During the 1500s and 1600s, the Mughals presided over a powerful empire in India. By the mid-1700s, however, the Mughal empire was in decline. When Mughal rulers were strong, the British East India Company gained only limited trading rights on the fringe of the empire.
An official of the British East India Company rides in an Indian procession in the early 1800s. How does the painting convey the power of the British?
As Mughal power declined, the company's influence grew and it drove its rival France out of India. By the mid-1800s, the British East India Company controlled three fifths of India. In the 1800s, Britain turned its commercial interests in India into political ones.
Even when Mughal power was at its height, India was home to many people and cultures. As Mughal power crumbled, India became fragmented. Indians speaking dozens of different languages and with different traditions were not able to unite against the newcomers.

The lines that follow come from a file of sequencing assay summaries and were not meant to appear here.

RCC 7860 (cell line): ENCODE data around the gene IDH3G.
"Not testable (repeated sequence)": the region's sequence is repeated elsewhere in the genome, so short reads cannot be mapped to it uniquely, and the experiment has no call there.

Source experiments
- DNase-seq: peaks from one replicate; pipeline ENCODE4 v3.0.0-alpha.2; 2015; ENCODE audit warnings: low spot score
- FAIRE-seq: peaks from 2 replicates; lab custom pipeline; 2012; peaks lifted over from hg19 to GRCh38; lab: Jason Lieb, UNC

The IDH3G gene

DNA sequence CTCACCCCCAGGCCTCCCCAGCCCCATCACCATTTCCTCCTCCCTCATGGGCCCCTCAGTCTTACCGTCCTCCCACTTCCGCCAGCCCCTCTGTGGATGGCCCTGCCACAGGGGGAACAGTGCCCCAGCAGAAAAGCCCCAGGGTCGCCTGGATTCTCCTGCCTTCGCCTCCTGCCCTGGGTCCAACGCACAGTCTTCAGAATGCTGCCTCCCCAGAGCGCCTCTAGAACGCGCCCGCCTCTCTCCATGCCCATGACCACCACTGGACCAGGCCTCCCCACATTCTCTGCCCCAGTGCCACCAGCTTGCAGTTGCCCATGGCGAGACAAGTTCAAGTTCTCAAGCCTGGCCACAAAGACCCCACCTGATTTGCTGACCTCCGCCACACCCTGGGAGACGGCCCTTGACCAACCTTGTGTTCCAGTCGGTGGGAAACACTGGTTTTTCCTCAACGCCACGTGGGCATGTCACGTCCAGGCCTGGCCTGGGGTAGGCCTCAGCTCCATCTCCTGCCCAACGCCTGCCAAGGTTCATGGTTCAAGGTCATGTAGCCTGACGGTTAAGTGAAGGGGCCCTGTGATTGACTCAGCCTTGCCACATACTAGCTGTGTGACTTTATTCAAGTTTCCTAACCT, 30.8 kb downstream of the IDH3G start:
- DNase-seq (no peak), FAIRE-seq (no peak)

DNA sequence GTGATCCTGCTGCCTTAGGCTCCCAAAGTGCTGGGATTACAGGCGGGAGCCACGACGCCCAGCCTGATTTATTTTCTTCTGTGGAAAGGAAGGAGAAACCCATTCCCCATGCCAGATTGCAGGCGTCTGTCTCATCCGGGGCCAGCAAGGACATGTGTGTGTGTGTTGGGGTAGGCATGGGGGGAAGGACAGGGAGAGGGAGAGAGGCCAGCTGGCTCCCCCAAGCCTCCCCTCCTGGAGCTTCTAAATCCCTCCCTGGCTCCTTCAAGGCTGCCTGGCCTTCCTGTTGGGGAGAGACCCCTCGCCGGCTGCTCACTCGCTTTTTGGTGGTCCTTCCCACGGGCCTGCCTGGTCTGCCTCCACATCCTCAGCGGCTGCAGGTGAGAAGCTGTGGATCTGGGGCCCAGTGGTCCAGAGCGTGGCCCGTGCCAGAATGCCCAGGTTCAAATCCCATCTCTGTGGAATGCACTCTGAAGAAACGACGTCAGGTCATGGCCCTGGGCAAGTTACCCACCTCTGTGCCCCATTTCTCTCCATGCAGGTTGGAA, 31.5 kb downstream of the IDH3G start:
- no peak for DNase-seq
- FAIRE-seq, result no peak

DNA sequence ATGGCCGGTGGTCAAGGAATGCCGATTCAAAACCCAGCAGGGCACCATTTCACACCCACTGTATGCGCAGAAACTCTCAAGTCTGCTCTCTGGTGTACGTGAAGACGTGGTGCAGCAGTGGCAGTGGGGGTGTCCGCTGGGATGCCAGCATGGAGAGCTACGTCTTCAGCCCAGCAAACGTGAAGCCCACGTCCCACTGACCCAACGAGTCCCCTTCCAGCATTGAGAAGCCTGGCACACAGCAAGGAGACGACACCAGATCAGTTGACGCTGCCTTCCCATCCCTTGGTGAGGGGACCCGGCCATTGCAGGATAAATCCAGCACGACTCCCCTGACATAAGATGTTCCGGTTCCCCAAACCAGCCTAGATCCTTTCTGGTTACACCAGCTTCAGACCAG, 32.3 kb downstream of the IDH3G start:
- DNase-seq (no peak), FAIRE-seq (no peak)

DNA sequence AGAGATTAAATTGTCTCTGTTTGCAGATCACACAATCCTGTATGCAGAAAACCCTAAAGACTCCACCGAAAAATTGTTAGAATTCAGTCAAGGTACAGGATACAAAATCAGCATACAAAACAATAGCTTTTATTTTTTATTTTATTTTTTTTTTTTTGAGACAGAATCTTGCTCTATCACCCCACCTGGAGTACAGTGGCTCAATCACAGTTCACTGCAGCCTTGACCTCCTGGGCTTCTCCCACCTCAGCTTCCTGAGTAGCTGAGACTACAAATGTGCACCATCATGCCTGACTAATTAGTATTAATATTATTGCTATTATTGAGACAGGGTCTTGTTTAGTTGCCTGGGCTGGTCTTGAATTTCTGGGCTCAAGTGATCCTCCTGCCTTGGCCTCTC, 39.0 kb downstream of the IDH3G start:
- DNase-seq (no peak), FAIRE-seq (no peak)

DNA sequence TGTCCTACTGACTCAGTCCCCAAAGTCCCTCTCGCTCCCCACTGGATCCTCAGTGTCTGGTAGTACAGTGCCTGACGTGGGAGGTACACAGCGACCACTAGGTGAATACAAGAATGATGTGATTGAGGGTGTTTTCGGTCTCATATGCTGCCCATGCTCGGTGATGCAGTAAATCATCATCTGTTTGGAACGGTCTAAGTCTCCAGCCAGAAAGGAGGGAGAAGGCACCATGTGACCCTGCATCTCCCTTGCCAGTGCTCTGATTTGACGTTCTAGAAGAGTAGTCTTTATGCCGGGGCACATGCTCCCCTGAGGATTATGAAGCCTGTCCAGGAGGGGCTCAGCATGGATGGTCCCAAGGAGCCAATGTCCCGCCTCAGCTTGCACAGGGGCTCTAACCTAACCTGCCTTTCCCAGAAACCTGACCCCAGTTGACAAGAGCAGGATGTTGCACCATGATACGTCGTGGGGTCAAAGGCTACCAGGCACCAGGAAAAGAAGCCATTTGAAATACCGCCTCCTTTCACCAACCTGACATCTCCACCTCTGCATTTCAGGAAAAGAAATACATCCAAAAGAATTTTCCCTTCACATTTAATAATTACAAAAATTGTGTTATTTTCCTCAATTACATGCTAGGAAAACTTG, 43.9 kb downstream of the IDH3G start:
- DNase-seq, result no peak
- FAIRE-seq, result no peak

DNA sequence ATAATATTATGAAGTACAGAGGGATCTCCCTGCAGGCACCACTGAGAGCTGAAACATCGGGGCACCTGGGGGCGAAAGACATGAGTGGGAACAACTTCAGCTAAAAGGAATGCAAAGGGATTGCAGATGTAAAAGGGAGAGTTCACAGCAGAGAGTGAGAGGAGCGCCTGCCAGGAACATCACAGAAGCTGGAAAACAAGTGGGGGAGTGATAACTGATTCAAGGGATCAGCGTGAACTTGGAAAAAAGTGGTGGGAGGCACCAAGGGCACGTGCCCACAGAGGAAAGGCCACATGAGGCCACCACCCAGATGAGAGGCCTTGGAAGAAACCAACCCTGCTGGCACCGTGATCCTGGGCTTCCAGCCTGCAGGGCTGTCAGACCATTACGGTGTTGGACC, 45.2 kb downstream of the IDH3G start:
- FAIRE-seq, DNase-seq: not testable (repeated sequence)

The British took advantage of Indian divisions by playing rival princes against each other. When local disputes led to conflict, the British stepped in. Where diplomacy or intrigue did not work, the British used their superior weapons to overpower local rulers.
The East India Company's main goal in India was to make money, and leading officials often grew rich. At the same time, the company did work to improve roads, preserve peace, and reduce banditry.